At least once a year, a thread on TheSkiDiva.com discussion forum pops up where someone asks how to describe her skiing abilities to acquaintances, ski shops, potential instructors, and anyone else who asks. Usually, the discussion starts with a complaint that people with a Y chromosome are prone to exaggerate, and the discussion then becomes peppered with words like beginner, advanced beginner, intermediate (low and high), advanced (also low and high), and expert, with lots of blurring in between. At some point, someone will write that she’s an expert in one part of the country but advanced in another. Then another person will assert that a skier of a particular level skis a certain type of terrain whereas a skier of a higher level skis another type of terrain. Somewhere along the way, someone will point out that she doesn’t want to ski that type of terrain, so why should a higher skill level mean that you ski that type of terrain? From there it gets even messier. Cliff Notes version: One person’s intermediate is someone else’s advanced. Blech. I can’t deal.
I’ve been fighting a doozy of a cold for a week. It’s like a foul weather system caught up in a stationary front: I don’t feel any better than I did immediately after my fever broke last Wednesday, but I haven’t worsened, either. I’m just hacking up a lung and sniffling. Please don’t tell me this is the new normal.
I’ve sort of freaked out about how much this cold would set back my fitness. Taking a deep breath is difficult. I haven’t run since two Mondays ago. I’ve canceled 4 runs, 3 yoga classes (including tonight) and 1 Fuse class that I was going to take. I also canceled one yoga class that I was going to assist. Nevertheless, I dragged my type A-minus self to a reformer class on Thursday, and on Saturday, I did back-to-back sessions of yoga and Fuse…and then promptly took a 2-hour nap to recover from the latter – gah. I get it. You win this round, cold.
I don’t often blog about yoga because everyone’s experience is different, and there is no “right” or “wrong” experience in yoga. But being bedridden for the first time in a long while gave me time to slow down and reminded me that I don’t always practice what I teach. Earlier this month, I taught a couple of community yoga classes at Quiet Mind, and during the most recent class, I invited (yogis invite fellow practitioners to explore stuff, one reason being that teachers consider themselves as guides, and the real teacher resides within the practitioner…but, enough about philosophy) the class to consider something that they’re grateful for, and use that as their intention for that particular class. Gratitude, not surprisingly, is a common theme among teachers in November. Anyway, despite inviting students to set an intention for their practice related to gratitude, I haven’t really thought much about what it is that I’m grateful for. [Confession: while you’re setting your intention, I’m meditating on putting together a cohesive class, or at least hoping you don’t notice if it’s not cohesive. I’ve already given up on distinguishing between left and right.]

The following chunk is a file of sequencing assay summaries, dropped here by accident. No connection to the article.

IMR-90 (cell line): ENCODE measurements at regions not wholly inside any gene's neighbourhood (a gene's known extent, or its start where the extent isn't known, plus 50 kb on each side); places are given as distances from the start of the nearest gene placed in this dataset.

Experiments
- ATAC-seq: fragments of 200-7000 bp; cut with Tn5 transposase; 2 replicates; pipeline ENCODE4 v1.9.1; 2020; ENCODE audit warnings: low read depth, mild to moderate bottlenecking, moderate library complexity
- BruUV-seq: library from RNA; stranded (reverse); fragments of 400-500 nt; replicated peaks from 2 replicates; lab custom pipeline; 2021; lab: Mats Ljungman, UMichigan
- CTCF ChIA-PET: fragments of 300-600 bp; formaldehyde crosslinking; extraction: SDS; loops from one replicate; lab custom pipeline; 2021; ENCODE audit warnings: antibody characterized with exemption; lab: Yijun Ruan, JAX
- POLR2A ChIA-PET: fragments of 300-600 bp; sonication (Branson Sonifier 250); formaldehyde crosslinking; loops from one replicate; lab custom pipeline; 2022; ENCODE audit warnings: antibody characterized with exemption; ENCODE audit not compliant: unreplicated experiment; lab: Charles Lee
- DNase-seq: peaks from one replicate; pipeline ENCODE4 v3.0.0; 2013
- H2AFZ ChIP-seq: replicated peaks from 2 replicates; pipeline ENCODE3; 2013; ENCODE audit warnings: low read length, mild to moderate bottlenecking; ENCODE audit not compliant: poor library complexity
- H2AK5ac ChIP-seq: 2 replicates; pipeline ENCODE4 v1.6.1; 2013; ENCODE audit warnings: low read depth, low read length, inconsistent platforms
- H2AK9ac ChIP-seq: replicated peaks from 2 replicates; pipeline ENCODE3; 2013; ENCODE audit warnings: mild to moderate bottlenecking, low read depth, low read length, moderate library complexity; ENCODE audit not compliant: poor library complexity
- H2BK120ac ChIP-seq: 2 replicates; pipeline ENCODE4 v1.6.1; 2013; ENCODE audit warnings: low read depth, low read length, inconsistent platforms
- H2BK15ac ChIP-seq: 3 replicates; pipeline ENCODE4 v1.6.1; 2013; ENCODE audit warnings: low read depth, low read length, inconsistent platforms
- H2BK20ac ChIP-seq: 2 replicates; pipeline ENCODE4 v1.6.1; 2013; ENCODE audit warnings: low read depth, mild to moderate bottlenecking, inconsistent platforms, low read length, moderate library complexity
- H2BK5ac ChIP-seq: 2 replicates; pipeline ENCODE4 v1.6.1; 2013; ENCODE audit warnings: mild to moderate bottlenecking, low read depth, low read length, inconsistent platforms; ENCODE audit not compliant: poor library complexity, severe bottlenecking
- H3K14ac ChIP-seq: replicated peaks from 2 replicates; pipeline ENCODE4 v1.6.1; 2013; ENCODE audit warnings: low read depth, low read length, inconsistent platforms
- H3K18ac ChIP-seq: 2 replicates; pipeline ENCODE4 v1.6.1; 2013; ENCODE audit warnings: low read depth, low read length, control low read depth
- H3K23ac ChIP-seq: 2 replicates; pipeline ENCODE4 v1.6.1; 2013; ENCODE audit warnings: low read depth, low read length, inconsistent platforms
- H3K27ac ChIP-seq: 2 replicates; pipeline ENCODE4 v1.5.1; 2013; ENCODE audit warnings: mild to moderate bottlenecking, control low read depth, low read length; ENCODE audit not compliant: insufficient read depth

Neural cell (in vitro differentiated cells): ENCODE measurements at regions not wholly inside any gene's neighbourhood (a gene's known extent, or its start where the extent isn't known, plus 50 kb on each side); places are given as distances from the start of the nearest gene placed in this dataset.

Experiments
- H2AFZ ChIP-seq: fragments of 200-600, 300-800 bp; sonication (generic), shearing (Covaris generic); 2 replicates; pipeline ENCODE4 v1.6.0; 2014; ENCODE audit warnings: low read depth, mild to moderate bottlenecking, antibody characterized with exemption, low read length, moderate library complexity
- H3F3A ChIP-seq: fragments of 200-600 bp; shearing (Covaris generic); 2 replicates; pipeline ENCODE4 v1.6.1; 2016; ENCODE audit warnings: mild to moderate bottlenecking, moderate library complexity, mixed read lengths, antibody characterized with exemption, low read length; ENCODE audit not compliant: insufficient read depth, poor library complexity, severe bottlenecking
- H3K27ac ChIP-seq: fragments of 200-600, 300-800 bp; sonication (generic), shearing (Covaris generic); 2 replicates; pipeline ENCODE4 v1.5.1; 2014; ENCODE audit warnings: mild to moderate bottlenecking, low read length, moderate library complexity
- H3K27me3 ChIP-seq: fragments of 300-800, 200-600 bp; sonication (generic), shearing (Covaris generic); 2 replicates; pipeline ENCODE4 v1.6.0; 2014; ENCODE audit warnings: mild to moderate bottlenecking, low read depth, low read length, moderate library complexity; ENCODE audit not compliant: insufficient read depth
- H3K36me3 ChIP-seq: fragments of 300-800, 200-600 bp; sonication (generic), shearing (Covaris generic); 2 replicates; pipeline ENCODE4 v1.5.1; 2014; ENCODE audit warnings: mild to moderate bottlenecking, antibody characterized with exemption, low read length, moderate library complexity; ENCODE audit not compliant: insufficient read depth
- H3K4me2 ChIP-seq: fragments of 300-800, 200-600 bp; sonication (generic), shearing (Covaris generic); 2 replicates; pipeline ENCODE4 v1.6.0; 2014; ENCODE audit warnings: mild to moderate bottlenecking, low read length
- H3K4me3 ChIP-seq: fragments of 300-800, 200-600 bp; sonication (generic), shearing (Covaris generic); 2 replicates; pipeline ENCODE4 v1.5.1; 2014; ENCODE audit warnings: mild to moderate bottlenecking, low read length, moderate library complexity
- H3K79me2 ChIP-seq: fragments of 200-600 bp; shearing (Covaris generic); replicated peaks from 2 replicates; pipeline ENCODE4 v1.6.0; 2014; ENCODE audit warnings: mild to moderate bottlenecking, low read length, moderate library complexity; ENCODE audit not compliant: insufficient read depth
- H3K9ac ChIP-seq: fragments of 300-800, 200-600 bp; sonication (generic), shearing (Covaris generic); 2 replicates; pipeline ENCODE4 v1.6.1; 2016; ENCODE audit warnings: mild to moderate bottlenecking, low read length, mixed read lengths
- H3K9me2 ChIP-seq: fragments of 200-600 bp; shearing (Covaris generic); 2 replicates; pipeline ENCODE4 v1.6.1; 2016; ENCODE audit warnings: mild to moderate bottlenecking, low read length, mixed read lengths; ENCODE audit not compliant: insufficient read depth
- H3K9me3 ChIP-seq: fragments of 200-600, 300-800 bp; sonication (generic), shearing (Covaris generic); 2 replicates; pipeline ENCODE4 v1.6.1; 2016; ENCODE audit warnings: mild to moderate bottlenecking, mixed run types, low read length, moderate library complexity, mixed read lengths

Well, now I have considered what I’m grateful for:
My health and that of those around me. Sure, this cold sucks, but it’ll be gone in another week (hopefully). However, without my health, everything else would be a lot more challenging. And, for what it’s worth, my family’s health is pretty decent, too. Yay!
Family. Yes, mine drives me nuts. But, on some level, they get me. My brother has been known to humor me by skiing with me in the Catskills. Back in the 80s, I did my first sun salutation with my mom. And this year, for the first time, my dad saw me run a road race. This year, I also got to spend time with some family members whom I haven’t seen since the early 90s, including a cousin who lived less than an hour away from me when I was in Seattle.
This American Thanksgiving, I’m grateful that I’ll be able to schlep my sick self onto an Amtrak train to go see my family. I’ll worry about the precipitous decline in my fitness another day.
~~ Namaste ~~
Let the wild rumpus begin!